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state of life, luxury and ambition exist? If any woman be destitute of jewels, she is poor, and looks with envy on one more fortunate than herself, who perhaps has the worth of half a crown round her neck; and she who has a few glass beads, or some sort of coarse coral, a couple of silver brooches, or rings on her arms and legs, is considered as truly rich and great. Some of them are as complete coquettes in their way as any to be seen in the capitals of Europe.

When a young man wants to marry, he goes to the father of the intended bride, and agrees with him what he is to pay for her. This being settled, so much money is to be spent on the wedding-day feast. To set up housekeeping nothing is requisite but two or three earthen pots, a stone to grind meal, and a mat, which is the bed. The spouse has a gown and jewels of her own; and, if the bridegroom present her with a pair of bracelets of silver, ivory, or glass, she is happy and fortunate indeed.

The house is ready, without rent or taxes. No rain can pass through the roof; and there is no door, for there is no want of one, as there is nothing to lose. They make a kind of box of clay and straw, which, after two or three days' exposure to the sun, becomes quite hard. It is fixed on a stand, an ap'erture is left to put all their precious things into it, and a piece of mummy-case forms the door. If the house does not please them, they walk out and enter another, as there are several hundreds at their command; I might say several thousands, but they are not all fit to receive inhabitants.

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LESSON XLI.

Address to the Mummy in Belzoni's Exhibition, London.— NEW MONTHLY MAGAZINE.

AND thou hast walk'd about (how strange a story!)
In Thebes's streets three thousand years ago,
When the Memnonium was in all its glory,

And time had not begun to overthrow
Those temples, palaces, and piles stupendous,
Of which the very ruins are tremendous.
Speak! for thou long enough hast acted Dummy,
Thou hast a tongue-come let us hear its tune;

Thou'rt standing on thy legs, above ground, Mummy!
Revisiting the glimpses of the moon,

Not like thin ghosts or disembodied creatures,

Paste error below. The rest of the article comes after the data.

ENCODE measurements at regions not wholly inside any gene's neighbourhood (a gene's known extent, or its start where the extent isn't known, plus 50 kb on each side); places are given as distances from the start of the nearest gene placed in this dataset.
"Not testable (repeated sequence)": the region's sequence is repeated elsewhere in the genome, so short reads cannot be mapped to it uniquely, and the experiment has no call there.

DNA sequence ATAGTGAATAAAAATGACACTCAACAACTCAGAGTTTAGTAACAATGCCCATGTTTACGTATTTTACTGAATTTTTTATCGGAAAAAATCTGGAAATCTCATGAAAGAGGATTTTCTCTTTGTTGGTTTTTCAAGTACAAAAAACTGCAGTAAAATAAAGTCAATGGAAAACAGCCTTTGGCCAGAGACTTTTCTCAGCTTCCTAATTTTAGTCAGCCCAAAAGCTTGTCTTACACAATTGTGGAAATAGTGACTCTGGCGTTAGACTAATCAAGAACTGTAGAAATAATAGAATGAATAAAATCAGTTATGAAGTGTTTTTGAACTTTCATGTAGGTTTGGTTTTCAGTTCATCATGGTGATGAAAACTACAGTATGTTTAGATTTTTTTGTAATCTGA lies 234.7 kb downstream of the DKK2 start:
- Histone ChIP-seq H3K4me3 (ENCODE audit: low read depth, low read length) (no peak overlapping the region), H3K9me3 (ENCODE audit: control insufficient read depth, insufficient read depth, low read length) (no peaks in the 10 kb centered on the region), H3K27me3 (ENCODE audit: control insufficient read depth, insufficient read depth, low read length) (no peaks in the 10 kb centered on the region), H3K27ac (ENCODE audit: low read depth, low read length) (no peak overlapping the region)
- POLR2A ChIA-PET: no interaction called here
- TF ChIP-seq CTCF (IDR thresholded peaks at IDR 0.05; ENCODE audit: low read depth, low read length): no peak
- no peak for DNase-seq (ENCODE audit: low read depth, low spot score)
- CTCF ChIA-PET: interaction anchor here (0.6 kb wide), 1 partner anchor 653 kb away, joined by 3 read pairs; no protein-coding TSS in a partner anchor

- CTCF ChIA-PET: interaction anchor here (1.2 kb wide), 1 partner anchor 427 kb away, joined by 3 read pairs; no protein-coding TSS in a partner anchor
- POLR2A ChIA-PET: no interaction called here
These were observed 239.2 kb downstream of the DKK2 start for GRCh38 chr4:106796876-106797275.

But with thy bones and flesh, and limbs and features.

Tell us for doubtless thou canst recollect,

To whom should we assign the sphinx's fame ?
Was Cheops or Cephrenes architect

Of either Pyramid that bears his name?
Is Pompey's pillar really a misnomer?
Had Thebes a hundred gates, as sung by Homer?
Perhaps thou wert a Mason, and forbidden

By oath to tell the mysteries of thy trade,
Then say what secret melody was hidden

In Memnon's statue which at sunrise played? Perhaps thou wert a Priest-if so, my struggles Are vain;-Egyptian priests ne'er owned their juggles.

Perchance that very hand, now pinioned flat,

Has hob-a-nobb'd with Pharaoh glass to glass; Or dropped a halfpenny in Homer's hat,

Or doffed thine own to let Queen Dido pass,
Or held, by Solomon's own invitation,
A torch at the great Temple's dedication.

I need not ask thee if that hand, when armed,
Has any Roman soldier mauled and knuckled,
For thou wert dead, and buried, and embalmed,

Ere Romulus and Remus had been suckled :-
Antiquity appears to have begun

Long after thy primeval race was run.

Since first thy form was in this box extended,

We have, above ground, seen some strange mutations; The Roman empire has begun and ended;

New worlds have risen-we have lost old nations, And countless kings have into dust been humbled, While not a fragment of thy flesh has crumbled.

Didst thou not hear the pother o'er thy head

When the great Persian conqueror, Cambyses, March'd armies o'er thy tomb with thundering tread, O'erthrew Osiris, Orus, Apis, Isis,

And shook the Pyramids with fear and wonder,
When the gigantic Memnon fell asunder?

If the tomb's secrets may not be confessed,
The nature of thy private life unfold :-
A heart has throbb'd beneath that leathern breast,

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And tears adown that dusky cheek have rolled :Have children climb'd those knees, and kissed that face? What was thy name and station, age and race? Statue of flesh-immortal of the dead!

Imperishable type of evanescence ! Posthumous man, who quitt'st thy narrow bed,

And standest undecayed within our presence, Thou wilt hear nothing till the Judgment morning, When the great trump shall thrill thee with its warning. Why should this worthless tegument endure, If its undying guest be lost for ever? O let us keep the soul embalmed and pure

In living virtue; that when both must sever, Although corruption may our frame consume, Th' immortal spirit in the skies may bloom.

LESSON XLII.

Green River.-BRYANT.

WHEN breezes are soft, and skies are fair,
I steal an hour from study and care,
And hie me away to the woodland scene,
Where wanders the stream with waters of green,
As if the bright fringe of herbs on its brink